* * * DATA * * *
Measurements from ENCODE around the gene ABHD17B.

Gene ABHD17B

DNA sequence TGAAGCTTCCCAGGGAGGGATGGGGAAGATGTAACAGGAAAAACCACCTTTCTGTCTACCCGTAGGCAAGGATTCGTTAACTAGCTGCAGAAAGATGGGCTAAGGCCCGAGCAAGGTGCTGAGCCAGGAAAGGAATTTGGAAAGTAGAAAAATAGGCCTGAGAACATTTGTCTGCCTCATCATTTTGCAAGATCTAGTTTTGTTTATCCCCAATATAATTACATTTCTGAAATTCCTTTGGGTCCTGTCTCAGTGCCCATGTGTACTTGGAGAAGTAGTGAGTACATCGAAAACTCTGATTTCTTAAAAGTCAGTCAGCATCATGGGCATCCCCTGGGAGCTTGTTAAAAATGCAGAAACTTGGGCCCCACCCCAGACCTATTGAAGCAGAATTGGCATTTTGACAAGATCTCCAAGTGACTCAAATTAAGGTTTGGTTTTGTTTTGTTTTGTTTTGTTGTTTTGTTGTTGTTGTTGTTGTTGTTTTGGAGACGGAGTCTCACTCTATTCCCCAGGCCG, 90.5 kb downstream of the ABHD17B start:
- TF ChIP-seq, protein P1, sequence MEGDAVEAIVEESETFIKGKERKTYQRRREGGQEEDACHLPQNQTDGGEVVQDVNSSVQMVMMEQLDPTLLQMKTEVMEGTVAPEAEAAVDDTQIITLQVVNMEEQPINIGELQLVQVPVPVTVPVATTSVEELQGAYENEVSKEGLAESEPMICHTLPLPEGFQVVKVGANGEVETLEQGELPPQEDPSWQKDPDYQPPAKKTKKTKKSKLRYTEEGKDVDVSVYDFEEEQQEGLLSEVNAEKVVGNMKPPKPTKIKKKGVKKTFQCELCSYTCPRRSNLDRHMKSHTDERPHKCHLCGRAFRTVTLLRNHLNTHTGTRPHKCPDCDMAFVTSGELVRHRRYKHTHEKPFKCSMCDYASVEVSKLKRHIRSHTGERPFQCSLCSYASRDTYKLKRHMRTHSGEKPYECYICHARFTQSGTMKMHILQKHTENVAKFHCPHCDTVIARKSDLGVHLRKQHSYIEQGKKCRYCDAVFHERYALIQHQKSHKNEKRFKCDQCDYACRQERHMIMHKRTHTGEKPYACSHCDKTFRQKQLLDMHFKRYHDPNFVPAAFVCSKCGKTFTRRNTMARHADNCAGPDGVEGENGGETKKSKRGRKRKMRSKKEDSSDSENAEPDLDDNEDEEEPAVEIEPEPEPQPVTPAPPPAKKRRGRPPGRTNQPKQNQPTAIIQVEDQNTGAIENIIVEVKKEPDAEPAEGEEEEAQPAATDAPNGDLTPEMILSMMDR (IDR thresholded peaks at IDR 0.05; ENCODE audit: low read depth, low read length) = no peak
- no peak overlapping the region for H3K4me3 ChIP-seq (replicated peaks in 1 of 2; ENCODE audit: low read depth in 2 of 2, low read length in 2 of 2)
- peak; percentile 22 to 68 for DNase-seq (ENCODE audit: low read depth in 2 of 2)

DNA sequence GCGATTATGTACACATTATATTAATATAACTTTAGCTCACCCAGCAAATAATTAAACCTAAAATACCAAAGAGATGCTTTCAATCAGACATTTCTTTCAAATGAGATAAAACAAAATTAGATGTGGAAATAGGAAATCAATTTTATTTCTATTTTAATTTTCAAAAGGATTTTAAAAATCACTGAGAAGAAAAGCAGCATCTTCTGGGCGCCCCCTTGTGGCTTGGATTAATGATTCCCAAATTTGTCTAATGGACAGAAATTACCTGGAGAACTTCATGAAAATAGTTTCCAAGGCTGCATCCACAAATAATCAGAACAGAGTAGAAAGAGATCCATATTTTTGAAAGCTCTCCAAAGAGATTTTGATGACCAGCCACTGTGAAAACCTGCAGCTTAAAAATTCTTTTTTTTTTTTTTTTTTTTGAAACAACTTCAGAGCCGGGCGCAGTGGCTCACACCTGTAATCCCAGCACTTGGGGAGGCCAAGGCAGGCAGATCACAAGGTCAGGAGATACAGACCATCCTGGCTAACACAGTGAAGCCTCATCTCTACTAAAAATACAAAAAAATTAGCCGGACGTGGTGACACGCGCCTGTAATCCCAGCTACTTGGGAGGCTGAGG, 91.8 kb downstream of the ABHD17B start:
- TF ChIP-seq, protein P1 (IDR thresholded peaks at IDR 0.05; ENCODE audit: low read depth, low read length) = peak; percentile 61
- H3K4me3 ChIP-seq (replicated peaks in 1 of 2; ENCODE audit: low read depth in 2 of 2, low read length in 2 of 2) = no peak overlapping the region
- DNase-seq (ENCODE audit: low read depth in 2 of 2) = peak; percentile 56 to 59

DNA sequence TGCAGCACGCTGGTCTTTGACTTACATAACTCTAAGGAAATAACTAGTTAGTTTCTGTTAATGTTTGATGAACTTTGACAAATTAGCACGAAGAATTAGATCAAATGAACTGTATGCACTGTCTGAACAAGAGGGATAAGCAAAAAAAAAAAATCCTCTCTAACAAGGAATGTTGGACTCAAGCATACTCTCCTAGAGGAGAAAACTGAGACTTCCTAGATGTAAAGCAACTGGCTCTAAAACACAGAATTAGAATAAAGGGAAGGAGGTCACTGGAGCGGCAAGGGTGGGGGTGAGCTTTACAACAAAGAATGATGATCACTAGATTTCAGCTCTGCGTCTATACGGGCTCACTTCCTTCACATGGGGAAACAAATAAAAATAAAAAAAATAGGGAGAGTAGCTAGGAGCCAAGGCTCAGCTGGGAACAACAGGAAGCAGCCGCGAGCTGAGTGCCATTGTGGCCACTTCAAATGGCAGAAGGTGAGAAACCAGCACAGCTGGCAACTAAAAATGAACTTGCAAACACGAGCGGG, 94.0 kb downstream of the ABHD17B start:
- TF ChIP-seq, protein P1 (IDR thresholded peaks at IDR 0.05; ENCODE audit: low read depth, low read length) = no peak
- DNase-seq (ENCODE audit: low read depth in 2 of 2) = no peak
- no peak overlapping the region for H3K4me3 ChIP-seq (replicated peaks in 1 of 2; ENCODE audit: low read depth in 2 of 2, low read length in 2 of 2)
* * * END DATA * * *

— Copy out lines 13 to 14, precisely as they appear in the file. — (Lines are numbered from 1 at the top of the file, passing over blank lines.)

- DNase-seq (ENCODE audit: low read depth in 2 of 2) = no peak
- no peak overlapping the region for H3K4me3 ChIP-seq (replicated peaks in 1 of 2; ENCODE audit: low read depth in 2 of 2, low read length in 2 of 2)